NEW YORK — His Providence College debut against Columbia will mark the 64th game of Kim English’s head coaching career.
Rick Pitino reached that mark with Boston University early in the 1980-81 season — more than seven years before English was born.
It won’t just be the Friars on the floor who will be running a Big East men’s basketball gauntlet in this upcoming 2023-24 season. English will face the stiffest nightly challenge of his career after two years at George Mason.
Pitino’s return to the league with St. John’s after a successful stint at Iona just added to the existing iron. Seven coaches have reached at least the Elite Eight of the NCAA Tournament and four have advanced to the Final Four. Dan Hurley is coming off a first national championship at Connecticut, the third time in the last seven editions of March Madness a team from the league has cut down the nets.
“I looked at him when they were going over that list and said, ‘Kim, I can’t wait for you to add to that. We’ll be talking about you like that some day,’ ” Providence athletic director Steve Napolillo said. “All these great coaches were Kim one day. They all came in this way.”
English surged late in 2022-23 with the Patriots, authoring a seven-game winning streak prior to an Atlantic 10 Tournament loss to Saint Louis. He took out Maryland and Georgia early in his first season with George Mason, suggesting a quick connection with his roster after replacing Dave Paulsen. English also posted a 2-0 record against annual contender Dayton, including a February win last season that all but finished the Flyers in their hopes for an at-large NCAA Tournament berth.
“Still the same guy,” said Providence big man Josh Oduro, who followed English from the Patriots for a graduate year. “Not a thing has changed. Attention to detail, focus, discipline – it’s all the same.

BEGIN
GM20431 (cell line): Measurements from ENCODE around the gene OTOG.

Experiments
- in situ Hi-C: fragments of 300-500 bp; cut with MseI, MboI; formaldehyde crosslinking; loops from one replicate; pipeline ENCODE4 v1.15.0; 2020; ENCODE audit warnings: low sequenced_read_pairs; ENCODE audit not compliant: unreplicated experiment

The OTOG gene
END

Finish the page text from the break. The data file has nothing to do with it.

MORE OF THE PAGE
“He treated an A-10 job at George Mason like it was the Washington Wizards job or an NBA job.”
Providence tabbed English early in the search process to replace Ed Cooley, who bolted for Georgetown after a seventh NCAA bid with the Friars. Cooley was a Naismith National Coach of the Year who helped power the program to its first Sweet 16 in 25 years. The connection to his hometown made Cooley something of a folk hero before what could only be described from the outside as a stunning turn of events.
“Win for that city,” Cooley said. “Win for that state. That’s the economic engine downtown. Be as successful as you can be, because he’s going to be supported at an elite level there. It’s something I’m proud to have been a really, really small part of building with the administration and that fan base.
“Lastly, just take care of himself. Because it can suffocate you. These jobs can suffocate you.”
Cooley said it was a family decision to ultimately depart after 12 years — his wife, Nurys, and their two adult children all had a stake in the process. English’s ties to the region come through a stop at Notre Dame Prep on his way to being a four-year guard at Missouri. He’s raced up to speed quickly in terms of recruiting New England’s prep ranks and settling with his family.
“Less advice (from Cooley) and more just he speaks so highly of the city, of the support, of the alignment and of the people,” English said. “It was a huge part of his career. Very thankful for all his efforts.”
Shaka Smart stunned the sport while reaching a Final Four with VCU and authored another surprise when he swept league and tournament titles last season with Marquette. Greg McDermott at Creighton, Hurley, Pitino, Sean Miller at Xavier, Cooley and Thad Matta at Butler are all past the first decade of their respective careers as head coaches. They all lead programs that have reached the NCAA Tournament at least once since the league realigned for the 2013-14 season — only DePaul has been left out of the fun.
“I’m about the work,” Hurley said. “I’m about the desperation to do it again and try to make history this year.”
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This article originally appeared on The Providence Journal: PC’s Kim English will coach only the 64th game of his career on opening night